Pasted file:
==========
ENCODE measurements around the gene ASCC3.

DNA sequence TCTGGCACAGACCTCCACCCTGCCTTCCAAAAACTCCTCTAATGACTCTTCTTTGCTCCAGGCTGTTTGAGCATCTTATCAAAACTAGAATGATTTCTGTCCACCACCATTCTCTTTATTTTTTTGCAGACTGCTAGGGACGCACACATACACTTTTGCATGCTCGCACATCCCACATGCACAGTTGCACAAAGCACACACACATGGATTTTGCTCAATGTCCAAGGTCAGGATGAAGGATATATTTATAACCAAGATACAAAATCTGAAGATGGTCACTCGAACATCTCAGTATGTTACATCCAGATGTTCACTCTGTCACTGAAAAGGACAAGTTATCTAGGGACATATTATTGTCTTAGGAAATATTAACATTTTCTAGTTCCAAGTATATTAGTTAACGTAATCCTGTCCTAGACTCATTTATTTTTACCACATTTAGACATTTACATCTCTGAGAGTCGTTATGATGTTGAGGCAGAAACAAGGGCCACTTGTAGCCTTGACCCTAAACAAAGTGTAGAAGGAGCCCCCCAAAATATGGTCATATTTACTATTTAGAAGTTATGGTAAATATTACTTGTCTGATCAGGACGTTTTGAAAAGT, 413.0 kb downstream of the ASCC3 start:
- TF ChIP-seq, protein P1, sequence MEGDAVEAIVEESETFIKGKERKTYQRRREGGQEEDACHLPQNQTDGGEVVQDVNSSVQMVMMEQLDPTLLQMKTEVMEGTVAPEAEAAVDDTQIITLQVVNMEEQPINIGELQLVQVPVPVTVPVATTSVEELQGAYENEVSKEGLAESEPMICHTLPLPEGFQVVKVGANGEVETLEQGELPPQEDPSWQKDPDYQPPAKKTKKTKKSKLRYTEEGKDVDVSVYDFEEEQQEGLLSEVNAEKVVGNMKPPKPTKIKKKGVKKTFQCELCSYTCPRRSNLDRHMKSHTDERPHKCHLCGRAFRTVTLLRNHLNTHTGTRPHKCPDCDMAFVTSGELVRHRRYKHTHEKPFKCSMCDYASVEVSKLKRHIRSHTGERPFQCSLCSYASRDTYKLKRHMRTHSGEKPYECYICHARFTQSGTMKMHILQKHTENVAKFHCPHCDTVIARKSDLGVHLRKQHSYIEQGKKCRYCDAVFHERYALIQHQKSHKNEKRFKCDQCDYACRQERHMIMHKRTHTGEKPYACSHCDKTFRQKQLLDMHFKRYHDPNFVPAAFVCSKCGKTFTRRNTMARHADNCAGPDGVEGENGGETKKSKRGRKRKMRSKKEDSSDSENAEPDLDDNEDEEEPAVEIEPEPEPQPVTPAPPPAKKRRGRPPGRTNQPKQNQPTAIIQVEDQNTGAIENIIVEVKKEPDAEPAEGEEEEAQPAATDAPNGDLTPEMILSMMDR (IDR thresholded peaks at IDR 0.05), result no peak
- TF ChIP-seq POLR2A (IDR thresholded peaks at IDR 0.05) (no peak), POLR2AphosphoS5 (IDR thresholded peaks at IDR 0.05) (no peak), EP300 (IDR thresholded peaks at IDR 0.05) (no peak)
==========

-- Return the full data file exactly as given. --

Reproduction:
ENCODE measurements around the gene ASCC3.

DNA sequence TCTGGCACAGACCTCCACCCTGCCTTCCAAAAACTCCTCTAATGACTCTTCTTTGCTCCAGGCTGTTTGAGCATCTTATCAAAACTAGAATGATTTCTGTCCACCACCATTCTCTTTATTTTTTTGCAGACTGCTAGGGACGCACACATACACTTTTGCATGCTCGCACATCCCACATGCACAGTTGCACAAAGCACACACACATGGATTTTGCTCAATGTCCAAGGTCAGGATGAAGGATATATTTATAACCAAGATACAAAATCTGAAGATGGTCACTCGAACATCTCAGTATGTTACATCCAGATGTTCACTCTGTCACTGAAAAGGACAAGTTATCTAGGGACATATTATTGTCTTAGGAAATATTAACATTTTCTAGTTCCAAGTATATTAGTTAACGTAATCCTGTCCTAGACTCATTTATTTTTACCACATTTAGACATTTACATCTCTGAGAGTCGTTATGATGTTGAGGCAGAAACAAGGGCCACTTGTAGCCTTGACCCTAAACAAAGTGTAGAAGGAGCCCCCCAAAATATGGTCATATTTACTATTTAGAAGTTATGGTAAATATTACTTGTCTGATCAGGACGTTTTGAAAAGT, 413.0 kb downstream of the ASCC3 start:
- TF ChIP-seq, protein P1, sequence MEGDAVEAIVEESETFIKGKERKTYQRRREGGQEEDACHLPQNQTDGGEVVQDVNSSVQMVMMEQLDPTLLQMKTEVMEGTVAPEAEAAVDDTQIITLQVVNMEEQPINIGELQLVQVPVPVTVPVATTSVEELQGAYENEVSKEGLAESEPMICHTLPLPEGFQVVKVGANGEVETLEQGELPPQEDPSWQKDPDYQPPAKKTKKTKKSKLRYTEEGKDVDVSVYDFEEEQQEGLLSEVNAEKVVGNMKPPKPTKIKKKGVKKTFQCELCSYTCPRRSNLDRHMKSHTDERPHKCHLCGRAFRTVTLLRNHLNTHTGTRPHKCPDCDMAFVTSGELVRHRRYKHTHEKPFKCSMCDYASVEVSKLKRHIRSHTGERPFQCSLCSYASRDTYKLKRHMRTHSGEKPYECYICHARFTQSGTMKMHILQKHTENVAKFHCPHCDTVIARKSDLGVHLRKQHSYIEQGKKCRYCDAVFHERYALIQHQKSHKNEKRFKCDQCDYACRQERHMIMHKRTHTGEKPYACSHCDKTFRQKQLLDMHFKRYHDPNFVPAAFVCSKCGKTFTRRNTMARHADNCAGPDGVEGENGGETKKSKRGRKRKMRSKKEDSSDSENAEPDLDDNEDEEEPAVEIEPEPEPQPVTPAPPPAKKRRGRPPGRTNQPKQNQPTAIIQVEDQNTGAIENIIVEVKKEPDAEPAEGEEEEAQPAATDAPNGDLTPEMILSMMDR (IDR thresholded peaks at IDR 0.05), result no peak
- TF ChIP-seq POLR2A (IDR thresholded peaks at IDR 0.05) (no peak), POLR2AphosphoS5 (IDR thresholded peaks at IDR 0.05) (no peak), EP300 (IDR thresholded peaks at IDR 0.05) (no peak)